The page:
Small Town's Y2K Strategy: Educate and Cooperate

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SHEPHERDSTOWN, W.VA. -- If some communities' response to the possibility of Y2K-induced outages has been a go-it-alone defense strategy, 5,000-population Shepherdstown, W.Va., is depending on cooperation to see it through.

Members of citizens' group Y2K Shepherdstown are helping the local Federal Emergency Management Agency director by drawing up checklists of all local fuel storage areas and freshwater springs in case the water supply is disrupted, said Mara Ashelman, one of the founders of the group.

The group is also working with the local FEMA office on a series of preparation lectures called Y2K 'Nuts and Bolts' that teach people how to react if their utilities aren?t working. For example, the series explains how to get water from a well, how to heat and light a house without electricity and what to look for in a generator.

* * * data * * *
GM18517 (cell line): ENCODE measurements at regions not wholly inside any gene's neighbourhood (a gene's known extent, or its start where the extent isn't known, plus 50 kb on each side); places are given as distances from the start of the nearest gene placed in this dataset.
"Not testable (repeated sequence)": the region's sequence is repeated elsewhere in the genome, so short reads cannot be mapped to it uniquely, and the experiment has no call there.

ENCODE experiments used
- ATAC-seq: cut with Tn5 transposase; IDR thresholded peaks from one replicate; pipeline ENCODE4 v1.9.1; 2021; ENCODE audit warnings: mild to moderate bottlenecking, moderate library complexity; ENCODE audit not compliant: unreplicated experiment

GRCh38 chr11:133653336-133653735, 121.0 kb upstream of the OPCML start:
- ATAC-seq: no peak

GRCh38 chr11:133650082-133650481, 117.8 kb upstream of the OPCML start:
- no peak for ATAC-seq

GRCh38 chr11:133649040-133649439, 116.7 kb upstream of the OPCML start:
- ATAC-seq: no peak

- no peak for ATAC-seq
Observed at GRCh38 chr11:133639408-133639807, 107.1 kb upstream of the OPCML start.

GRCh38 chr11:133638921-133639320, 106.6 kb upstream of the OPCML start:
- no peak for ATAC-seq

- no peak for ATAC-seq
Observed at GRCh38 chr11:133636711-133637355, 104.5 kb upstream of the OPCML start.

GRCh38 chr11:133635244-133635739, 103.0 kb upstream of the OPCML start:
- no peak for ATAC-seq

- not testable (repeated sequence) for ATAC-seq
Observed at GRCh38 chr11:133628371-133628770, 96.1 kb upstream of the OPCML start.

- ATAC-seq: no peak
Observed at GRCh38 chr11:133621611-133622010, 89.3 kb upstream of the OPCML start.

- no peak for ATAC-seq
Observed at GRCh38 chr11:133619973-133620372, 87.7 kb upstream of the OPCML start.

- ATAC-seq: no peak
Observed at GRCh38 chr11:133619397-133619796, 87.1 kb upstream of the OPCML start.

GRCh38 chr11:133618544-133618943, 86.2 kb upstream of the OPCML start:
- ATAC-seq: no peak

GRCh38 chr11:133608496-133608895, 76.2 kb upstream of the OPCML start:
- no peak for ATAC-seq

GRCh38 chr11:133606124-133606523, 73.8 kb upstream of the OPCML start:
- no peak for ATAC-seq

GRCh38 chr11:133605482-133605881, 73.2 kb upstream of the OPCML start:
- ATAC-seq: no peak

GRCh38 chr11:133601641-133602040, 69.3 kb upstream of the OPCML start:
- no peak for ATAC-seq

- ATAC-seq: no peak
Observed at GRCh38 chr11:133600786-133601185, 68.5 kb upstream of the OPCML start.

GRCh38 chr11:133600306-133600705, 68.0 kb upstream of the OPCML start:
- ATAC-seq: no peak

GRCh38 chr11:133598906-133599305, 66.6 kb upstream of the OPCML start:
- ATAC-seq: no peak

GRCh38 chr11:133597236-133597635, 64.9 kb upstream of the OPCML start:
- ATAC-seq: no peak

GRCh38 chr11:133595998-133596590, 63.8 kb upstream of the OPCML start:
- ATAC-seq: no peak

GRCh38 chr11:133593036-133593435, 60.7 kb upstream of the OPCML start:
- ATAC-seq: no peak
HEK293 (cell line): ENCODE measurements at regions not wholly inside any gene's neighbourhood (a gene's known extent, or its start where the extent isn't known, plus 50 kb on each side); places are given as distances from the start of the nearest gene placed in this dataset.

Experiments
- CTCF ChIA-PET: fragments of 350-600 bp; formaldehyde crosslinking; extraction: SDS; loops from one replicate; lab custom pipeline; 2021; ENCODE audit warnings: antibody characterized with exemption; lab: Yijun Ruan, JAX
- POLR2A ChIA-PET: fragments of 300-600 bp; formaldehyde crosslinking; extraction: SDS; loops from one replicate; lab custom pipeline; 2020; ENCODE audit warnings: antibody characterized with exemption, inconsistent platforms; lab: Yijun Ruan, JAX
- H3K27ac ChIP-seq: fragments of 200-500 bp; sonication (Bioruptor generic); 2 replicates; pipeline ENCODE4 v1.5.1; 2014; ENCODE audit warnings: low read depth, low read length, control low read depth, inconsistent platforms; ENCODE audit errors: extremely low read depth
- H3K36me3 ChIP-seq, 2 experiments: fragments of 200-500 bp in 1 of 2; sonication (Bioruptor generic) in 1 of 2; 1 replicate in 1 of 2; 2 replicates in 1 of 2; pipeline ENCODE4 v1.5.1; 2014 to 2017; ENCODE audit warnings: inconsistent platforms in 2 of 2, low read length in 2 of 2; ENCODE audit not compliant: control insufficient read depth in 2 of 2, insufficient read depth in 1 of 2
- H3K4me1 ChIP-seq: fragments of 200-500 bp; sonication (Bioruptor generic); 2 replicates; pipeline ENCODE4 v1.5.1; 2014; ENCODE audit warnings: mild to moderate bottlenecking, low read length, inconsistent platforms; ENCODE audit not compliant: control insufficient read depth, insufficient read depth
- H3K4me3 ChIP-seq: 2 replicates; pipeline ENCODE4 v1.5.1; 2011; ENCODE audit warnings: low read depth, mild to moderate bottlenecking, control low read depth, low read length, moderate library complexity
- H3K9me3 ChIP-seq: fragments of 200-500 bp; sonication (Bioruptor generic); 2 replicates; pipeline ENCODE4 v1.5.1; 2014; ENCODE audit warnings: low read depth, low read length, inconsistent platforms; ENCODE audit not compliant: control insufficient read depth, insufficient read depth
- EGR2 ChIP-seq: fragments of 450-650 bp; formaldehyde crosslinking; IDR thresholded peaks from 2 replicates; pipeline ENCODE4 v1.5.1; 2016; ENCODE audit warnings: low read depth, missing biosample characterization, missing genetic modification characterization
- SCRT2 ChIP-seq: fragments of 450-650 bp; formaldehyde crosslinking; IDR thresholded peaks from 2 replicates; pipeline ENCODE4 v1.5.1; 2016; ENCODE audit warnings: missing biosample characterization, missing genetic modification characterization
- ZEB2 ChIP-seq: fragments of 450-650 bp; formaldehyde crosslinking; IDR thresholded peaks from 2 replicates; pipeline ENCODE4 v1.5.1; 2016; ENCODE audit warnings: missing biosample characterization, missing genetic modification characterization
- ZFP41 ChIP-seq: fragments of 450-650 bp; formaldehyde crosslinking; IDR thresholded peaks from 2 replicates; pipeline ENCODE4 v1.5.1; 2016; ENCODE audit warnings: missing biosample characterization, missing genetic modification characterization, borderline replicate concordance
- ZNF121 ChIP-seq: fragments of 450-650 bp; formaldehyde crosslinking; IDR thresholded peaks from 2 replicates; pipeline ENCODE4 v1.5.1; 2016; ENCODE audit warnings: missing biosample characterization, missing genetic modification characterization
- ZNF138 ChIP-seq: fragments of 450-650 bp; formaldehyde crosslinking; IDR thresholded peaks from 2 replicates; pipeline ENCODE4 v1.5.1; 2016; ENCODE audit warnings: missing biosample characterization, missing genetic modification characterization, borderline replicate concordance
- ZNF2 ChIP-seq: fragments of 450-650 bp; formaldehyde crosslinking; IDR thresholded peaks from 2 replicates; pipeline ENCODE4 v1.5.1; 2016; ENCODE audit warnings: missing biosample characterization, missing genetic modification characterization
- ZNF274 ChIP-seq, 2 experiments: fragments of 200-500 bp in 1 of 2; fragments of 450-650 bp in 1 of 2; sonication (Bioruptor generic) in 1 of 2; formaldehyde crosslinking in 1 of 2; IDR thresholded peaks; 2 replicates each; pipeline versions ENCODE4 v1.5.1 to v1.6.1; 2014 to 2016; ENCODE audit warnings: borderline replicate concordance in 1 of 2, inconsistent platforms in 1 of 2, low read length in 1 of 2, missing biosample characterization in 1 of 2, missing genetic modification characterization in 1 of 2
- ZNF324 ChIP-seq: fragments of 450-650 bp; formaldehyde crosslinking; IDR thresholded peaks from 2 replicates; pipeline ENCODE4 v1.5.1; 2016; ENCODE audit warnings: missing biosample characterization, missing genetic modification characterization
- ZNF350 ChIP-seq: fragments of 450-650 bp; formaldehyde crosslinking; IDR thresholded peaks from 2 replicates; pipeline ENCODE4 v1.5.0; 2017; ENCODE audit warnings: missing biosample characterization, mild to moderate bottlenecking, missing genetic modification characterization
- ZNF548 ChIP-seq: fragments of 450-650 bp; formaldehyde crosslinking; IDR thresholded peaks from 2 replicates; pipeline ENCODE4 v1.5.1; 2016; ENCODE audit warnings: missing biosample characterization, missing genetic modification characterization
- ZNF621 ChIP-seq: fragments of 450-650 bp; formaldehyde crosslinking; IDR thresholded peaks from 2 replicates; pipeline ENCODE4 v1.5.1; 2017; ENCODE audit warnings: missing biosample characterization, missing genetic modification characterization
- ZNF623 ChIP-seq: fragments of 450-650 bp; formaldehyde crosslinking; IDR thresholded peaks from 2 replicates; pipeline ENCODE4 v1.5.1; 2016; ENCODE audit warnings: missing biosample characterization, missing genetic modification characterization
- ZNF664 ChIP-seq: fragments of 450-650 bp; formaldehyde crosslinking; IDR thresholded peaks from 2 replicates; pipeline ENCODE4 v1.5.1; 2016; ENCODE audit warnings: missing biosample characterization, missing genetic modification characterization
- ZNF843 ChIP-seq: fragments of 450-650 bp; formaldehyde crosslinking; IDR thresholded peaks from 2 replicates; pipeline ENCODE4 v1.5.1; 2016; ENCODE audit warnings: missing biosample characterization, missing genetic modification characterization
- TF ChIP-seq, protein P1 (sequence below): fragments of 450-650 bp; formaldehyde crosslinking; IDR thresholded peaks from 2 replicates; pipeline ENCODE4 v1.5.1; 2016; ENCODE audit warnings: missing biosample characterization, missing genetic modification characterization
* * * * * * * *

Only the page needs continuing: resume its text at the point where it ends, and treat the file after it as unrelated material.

Shepherdstown is a bedroom community of about 5,000 people, counting residents in the surrounding areas. It is a small town 90 minutes from Washington, D.C., that hosts a large retired population and a college. Like many small towns, the community does not have the funding to adequately insulate the entire infrastructure against possible Y2K-induced problems , said Ashelman.

So the Y2K group is trying to devise contingency plans. The first priority is to spread awareness, trying to convince people to take preliminary precautions, such as buying a little extra food. The group is also working with local churches on plans to buy and store food. The fire department is trying to come up with funding of about $50,000 to buy a generator to power a community shelter.

Ashelman and another member of the group are also working with the Red Cross, getting training on how to deal with emergencies. So far, they have gone through some of the group?s standard disaster simulations.

Ashelman said she is also researching scenarios specifically related to Y2K and has bought a Y2K computer simulation game to use to help prepare other organizations.

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